Overview:  Italy collaborated closely with the United States and other partners in its international counterterrorism efforts in 2022.  Domestically, Italy aggressively investigated and prosecuted terrorist suspects and regularly deported foreign nationals for terrorism-related security reasons.

As a member of the Global Coalition to Defeat ISIS and co-lead of the Counter-ISIS Finance and Africa Focus Groups, Italy was among the largest contributors of troops in Iraq and led the Defeat-ISIS Coalition’s efforts to train Iraqi police and security forces.  Italy remained one of the top troop contributors to NATO, the EU, the United Nations, and other bilateral and multilateral operations that promote global security, with a particular focus on the wider Mediterranean region.

Italy hosts NATO’s Strategic Direction — South Hub — as a forum to connect NATO allies with partners and institutions in North Africa, the Middle East, Sub-Saharan Africa, and the Sahel to promote dialogue and stability.  Italian authorities have identified several potential threats to the country, including terrorists from North Africa, returning FTFs, anarchists, REMVEs, and militants from the Western Balkans.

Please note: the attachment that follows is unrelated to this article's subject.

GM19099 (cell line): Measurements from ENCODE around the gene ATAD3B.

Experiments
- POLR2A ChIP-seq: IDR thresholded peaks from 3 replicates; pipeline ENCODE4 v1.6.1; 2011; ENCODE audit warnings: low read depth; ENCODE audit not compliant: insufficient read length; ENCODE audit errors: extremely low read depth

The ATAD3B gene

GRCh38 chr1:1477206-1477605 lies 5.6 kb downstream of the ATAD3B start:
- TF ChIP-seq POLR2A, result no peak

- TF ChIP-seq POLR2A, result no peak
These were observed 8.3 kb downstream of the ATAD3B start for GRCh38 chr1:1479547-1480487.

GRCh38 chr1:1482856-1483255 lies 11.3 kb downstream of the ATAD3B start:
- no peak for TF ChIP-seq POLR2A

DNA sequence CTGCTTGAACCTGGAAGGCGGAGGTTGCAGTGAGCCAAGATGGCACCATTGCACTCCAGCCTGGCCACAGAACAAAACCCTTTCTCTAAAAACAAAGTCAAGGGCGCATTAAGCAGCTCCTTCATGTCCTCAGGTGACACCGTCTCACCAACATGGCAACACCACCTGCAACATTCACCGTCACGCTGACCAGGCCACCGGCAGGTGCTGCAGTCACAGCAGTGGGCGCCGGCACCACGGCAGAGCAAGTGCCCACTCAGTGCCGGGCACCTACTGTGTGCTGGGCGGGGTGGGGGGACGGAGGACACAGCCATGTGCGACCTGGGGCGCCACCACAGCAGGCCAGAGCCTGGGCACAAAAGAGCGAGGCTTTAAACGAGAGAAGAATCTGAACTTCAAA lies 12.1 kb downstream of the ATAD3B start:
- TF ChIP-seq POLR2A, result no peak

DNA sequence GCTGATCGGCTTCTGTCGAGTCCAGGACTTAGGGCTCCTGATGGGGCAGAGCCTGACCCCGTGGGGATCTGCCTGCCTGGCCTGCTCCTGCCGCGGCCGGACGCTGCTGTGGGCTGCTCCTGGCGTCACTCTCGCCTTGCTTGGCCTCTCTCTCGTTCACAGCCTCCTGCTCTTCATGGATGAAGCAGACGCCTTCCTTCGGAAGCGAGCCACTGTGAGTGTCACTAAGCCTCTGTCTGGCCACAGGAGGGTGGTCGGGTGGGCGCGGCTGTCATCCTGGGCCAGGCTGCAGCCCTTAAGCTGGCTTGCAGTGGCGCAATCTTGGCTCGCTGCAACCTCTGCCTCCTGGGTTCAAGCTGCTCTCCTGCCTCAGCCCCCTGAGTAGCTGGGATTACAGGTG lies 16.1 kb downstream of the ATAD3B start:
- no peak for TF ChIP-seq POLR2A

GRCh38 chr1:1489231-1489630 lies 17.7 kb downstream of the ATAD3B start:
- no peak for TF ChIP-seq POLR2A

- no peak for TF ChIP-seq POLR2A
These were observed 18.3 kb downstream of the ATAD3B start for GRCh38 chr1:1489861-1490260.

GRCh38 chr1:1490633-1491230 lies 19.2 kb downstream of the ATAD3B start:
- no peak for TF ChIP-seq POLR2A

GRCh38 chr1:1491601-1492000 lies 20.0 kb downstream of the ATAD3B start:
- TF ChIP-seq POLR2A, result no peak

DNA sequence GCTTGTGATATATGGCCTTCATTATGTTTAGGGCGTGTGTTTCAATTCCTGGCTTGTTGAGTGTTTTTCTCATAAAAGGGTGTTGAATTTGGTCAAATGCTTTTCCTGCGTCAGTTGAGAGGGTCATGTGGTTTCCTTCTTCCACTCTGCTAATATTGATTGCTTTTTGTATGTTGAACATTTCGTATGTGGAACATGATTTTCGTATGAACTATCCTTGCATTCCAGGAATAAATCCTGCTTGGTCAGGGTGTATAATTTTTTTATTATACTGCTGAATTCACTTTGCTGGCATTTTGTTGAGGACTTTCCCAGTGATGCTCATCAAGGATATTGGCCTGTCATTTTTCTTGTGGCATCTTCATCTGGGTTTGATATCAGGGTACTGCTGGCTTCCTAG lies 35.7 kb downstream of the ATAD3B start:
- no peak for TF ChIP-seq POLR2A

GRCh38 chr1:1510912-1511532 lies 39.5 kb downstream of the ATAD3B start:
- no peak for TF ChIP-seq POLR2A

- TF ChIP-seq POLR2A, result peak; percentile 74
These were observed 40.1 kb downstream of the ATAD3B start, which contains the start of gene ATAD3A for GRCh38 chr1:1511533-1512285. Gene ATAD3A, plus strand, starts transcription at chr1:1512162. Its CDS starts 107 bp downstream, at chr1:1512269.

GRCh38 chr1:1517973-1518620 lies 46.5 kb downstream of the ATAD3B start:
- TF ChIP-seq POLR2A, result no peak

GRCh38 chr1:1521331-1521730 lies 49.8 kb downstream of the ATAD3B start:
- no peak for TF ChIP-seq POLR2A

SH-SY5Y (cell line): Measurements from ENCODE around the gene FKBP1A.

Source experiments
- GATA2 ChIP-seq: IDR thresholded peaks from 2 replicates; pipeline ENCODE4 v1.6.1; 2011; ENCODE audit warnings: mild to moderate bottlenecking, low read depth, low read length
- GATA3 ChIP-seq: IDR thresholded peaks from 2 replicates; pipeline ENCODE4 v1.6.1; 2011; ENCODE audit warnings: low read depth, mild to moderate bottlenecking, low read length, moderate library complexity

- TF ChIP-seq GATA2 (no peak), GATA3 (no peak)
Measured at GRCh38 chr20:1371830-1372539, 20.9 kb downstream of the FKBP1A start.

Italian and U.S. authorities regularly share CT best practices under the auspices of the U.S.-Italy Counterterrorism Working Group, a component of the U.S.-Italy Strategic Dialogue.  Italy is working to improve its screening — including for terrorism, of migrants, asylum seekers, and refugees — in consultation with the U.S. Department of Homeland Security.

2022 Terrorist Incidents:  There were no reported terrorist incidents in Italy in 2022.